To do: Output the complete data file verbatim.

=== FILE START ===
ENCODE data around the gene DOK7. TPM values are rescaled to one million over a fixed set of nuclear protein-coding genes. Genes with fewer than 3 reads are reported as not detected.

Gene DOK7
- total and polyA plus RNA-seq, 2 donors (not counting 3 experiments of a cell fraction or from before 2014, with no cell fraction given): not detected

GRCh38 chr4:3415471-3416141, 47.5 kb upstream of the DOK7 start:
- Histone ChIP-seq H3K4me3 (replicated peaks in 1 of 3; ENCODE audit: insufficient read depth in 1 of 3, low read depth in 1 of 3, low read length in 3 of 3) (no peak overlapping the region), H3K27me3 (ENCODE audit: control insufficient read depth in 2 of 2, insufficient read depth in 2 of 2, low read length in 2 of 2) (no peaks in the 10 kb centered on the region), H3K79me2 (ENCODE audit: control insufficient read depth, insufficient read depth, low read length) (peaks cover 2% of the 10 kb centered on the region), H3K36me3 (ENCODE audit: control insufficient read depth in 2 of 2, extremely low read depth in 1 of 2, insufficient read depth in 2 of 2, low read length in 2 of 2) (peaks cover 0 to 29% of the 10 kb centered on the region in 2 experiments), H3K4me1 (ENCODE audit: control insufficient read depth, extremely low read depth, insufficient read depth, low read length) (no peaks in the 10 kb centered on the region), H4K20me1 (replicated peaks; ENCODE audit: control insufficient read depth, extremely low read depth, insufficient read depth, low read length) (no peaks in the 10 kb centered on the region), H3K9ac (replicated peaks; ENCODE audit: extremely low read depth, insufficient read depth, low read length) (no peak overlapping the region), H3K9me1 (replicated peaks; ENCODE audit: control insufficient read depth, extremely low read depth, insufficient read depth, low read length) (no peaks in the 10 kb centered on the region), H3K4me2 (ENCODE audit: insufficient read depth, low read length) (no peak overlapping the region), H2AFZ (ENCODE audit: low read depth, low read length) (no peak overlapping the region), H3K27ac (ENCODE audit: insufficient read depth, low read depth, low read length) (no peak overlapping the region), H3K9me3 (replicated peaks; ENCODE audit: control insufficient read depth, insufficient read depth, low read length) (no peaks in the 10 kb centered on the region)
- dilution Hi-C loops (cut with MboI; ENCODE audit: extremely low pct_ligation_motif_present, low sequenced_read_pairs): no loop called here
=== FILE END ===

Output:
ENCODE data around the gene DOK7. TPM values are rescaled to one million over a fixed set of nuclear protein-coding genes. Genes with fewer than 3 reads are reported as not detected.

Gene DOK7
- total and polyA plus RNA-seq, 2 donors (not counting 3 experiments of a cell fraction or from before 2014, with no cell fraction given): not detected

GRCh38 chr4:3415471-3416141, 47.5 kb upstream of the DOK7 start:
- Histone ChIP-seq H3K4me3 (replicated peaks in 1 of 3; ENCODE audit: insufficient read depth in 1 of 3, low read depth in 1 of 3, low read length in 3 of 3) (no peak overlapping the region), H3K27me3 (ENCODE audit: control insufficient read depth in 2 of 2, insufficient read depth in 2 of 2, low read length in 2 of 2) (no peaks in the 10 kb centered on the region), H3K79me2 (ENCODE audit: control insufficient read depth, insufficient read depth, low read length) (peaks cover 2% of the 10 kb centered on the region), H3K36me3 (ENCODE audit: control insufficient read depth in 2 of 2, extremely low read depth in 1 of 2, insufficient read depth in 2 of 2, low read length in 2 of 2) (peaks cover 0 to 29% of the 10 kb centered on the region in 2 experiments), H3K4me1 (ENCODE audit: control insufficient read depth, extremely low read depth, insufficient read depth, low read length) (no peaks in the 10 kb centered on the region), H4K20me1 (replicated peaks; ENCODE audit: control insufficient read depth, extremely low read depth, insufficient read depth, low read length) (no peaks in the 10 kb centered on the region), H3K9ac (replicated peaks; ENCODE audit: extremely low read depth, insufficient read depth, low read length) (no peak overlapping the region), H3K9me1 (replicated peaks; ENCODE audit: control insufficient read depth, extremely low read depth, insufficient read depth, low read length) (no peaks in the 10 kb centered on the region), H3K4me2 (ENCODE audit: insufficient read depth, low read length) (no peak overlapping the region), H2AFZ (ENCODE audit: low read depth, low read length) (no peak overlapping the region), H3K27ac (ENCODE audit: insufficient read depth, low read depth, low read length) (no peak overlapping the region), H3K9me3 (replicated peaks; ENCODE audit: control insufficient read depth, insufficient read depth, low read length) (no peaks in the 10 kb centered on the region)
- dilution Hi-C loops (cut with MboI; ENCODE audit: extremely low pct_ligation_motif_present, low sequenced_read_pairs): no loop called here